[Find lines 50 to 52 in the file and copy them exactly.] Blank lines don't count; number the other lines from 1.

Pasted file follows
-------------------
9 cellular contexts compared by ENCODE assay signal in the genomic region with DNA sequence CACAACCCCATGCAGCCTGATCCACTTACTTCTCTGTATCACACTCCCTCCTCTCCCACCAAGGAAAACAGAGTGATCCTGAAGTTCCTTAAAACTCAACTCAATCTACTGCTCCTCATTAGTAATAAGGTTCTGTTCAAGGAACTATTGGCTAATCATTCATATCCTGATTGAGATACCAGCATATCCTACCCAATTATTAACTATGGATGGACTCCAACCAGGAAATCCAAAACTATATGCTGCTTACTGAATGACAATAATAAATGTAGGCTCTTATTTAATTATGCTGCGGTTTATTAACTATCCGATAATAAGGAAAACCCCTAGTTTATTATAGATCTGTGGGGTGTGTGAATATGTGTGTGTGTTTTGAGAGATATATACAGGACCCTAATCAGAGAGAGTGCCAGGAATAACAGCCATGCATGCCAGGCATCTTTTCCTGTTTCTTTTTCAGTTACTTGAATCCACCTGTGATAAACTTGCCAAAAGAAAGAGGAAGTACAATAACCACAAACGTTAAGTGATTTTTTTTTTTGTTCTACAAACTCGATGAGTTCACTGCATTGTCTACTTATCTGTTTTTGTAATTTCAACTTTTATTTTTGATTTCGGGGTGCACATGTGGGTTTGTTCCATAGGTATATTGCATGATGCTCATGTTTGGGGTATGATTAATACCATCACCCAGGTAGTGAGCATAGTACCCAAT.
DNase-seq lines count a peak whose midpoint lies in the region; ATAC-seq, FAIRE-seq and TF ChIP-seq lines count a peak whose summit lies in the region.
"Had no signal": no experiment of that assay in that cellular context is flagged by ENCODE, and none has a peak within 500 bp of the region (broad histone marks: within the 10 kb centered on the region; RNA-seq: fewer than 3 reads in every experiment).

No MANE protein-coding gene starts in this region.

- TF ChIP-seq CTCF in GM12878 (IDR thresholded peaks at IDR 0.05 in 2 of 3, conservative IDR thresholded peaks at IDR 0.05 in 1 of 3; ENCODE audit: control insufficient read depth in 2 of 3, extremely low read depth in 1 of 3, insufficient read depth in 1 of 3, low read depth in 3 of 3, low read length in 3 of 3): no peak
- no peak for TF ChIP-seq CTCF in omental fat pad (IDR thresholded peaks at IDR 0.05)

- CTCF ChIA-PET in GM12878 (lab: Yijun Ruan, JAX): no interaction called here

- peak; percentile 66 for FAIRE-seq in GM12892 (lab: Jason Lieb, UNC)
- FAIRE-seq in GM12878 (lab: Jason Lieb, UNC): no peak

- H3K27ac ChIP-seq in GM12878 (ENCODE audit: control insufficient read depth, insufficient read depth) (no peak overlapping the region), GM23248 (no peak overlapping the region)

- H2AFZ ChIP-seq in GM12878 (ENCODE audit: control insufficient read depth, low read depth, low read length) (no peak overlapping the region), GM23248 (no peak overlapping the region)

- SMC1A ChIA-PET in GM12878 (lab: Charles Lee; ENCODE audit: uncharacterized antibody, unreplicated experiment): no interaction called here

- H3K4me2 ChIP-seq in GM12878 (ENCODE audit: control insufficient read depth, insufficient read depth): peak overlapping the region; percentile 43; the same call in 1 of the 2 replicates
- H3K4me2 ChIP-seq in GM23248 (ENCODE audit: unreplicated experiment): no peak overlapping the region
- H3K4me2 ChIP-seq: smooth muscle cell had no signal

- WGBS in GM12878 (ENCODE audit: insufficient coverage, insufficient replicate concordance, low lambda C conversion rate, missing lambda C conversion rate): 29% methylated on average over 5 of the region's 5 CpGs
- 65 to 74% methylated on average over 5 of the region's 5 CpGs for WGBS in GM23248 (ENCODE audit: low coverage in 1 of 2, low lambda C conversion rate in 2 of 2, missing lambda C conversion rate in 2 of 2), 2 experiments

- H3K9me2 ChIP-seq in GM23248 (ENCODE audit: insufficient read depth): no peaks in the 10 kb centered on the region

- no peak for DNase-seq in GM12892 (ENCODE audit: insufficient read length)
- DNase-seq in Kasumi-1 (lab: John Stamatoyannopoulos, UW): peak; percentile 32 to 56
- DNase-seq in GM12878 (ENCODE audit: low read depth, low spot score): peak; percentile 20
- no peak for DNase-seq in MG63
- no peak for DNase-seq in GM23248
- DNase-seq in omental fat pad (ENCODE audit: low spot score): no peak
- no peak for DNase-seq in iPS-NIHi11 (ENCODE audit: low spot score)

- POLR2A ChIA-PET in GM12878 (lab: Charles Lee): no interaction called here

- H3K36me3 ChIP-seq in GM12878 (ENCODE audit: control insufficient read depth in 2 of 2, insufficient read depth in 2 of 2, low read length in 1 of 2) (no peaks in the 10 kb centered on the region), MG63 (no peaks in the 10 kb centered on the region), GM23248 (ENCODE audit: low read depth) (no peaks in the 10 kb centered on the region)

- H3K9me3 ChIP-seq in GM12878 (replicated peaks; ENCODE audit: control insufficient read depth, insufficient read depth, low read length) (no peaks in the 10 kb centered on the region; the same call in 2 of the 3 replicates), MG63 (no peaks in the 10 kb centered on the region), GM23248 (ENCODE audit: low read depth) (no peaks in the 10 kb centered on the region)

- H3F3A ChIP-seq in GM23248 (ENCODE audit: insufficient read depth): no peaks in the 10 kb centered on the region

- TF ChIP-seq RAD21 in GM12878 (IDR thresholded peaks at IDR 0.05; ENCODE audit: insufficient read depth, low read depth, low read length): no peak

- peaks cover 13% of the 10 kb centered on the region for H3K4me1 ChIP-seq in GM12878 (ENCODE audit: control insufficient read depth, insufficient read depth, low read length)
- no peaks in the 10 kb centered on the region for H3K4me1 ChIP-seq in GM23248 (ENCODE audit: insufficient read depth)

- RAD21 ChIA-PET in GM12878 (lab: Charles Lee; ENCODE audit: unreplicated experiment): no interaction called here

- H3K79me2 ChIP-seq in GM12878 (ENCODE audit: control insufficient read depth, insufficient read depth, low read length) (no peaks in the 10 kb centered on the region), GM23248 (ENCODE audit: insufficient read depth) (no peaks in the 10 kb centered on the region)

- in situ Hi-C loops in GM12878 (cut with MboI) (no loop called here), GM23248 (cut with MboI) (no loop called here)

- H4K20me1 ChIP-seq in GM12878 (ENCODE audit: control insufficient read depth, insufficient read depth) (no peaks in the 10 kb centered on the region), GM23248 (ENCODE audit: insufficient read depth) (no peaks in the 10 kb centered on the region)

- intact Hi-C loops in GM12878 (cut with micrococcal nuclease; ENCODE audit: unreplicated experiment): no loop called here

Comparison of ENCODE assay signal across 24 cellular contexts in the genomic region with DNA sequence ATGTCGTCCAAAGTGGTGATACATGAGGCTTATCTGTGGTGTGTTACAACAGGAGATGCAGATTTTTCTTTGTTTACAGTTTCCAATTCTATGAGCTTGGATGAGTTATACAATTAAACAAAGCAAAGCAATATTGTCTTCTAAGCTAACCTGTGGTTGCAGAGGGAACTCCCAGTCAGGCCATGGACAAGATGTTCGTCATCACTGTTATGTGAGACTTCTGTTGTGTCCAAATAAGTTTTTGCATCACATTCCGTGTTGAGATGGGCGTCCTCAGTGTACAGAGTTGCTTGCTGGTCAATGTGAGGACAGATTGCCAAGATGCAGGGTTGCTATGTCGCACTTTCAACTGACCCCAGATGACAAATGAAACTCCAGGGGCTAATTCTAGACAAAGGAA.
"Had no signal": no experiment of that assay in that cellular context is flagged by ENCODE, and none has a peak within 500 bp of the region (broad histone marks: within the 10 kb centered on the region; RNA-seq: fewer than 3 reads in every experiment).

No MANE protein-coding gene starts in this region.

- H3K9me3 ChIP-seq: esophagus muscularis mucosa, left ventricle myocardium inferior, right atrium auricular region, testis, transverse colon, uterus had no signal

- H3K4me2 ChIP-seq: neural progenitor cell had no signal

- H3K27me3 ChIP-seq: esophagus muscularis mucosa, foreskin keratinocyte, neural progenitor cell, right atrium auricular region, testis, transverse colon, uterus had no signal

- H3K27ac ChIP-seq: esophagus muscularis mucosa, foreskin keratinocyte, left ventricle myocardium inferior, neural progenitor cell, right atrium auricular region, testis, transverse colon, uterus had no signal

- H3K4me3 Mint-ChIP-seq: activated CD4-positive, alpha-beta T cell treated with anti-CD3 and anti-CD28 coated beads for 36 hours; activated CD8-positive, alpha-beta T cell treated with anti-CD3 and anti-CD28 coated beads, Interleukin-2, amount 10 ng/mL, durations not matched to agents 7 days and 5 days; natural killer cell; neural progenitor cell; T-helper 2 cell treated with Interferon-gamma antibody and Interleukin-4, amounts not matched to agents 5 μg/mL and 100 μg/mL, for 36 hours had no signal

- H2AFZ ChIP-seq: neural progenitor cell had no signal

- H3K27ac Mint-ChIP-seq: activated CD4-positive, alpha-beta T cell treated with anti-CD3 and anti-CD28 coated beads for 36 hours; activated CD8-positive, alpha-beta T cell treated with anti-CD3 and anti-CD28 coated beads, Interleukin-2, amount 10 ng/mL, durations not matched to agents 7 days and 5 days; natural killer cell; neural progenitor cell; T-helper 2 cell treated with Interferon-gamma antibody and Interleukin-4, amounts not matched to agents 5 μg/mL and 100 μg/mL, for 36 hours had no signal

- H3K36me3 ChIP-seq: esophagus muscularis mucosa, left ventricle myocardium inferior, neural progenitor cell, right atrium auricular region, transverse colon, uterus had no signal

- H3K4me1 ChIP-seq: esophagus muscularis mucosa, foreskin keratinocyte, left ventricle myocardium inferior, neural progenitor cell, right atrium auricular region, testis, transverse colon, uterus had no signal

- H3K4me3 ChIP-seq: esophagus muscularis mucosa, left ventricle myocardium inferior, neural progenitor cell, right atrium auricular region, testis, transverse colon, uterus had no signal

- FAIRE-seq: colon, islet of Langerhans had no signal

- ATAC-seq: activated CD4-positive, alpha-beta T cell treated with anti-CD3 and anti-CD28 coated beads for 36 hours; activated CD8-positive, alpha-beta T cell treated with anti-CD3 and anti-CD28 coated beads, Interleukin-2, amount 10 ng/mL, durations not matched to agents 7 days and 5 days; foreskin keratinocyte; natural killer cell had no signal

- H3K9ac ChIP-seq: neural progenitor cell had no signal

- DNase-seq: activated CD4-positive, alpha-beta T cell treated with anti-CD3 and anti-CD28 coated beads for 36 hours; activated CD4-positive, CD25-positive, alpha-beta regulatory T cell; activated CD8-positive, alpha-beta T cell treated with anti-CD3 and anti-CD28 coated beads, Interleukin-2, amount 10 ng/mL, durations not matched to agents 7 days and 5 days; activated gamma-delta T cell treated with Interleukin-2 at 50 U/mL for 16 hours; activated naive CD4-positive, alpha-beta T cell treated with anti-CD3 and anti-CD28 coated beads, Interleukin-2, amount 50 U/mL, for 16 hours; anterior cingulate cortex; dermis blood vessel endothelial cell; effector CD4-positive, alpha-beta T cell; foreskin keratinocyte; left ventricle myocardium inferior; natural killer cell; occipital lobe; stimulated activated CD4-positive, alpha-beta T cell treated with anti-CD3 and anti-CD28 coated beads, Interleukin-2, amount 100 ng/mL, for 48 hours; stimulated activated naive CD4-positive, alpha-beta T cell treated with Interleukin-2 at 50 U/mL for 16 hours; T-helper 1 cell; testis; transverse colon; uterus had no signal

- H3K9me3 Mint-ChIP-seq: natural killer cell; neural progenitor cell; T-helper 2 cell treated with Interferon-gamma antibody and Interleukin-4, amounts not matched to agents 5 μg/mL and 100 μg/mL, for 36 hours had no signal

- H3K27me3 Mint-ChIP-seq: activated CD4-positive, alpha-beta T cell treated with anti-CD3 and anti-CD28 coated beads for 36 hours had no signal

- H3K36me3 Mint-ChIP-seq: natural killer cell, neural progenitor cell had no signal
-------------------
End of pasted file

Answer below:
- H3K4me3 ChIP-seq: esophagus muscularis mucosa, left ventricle myocardium inferior, neural progenitor cell, right atrium auricular region, testis, transverse colon, uterus had no signal

- FAIRE-seq: colon, islet of Langerhans had no signal

- ATAC-seq: activated CD4-positive, alpha-beta T cell treated with anti-CD3 and anti-CD28 coated beads for 36 hours; activated CD8-positive, alpha-beta T cell treated with anti-CD3 and anti-CD28 coated beads, Interleukin-2, amount 10 ng/mL, durations not matched to agents 7 days and 5 days; foreskin keratinocyte; natural killer cell had no signal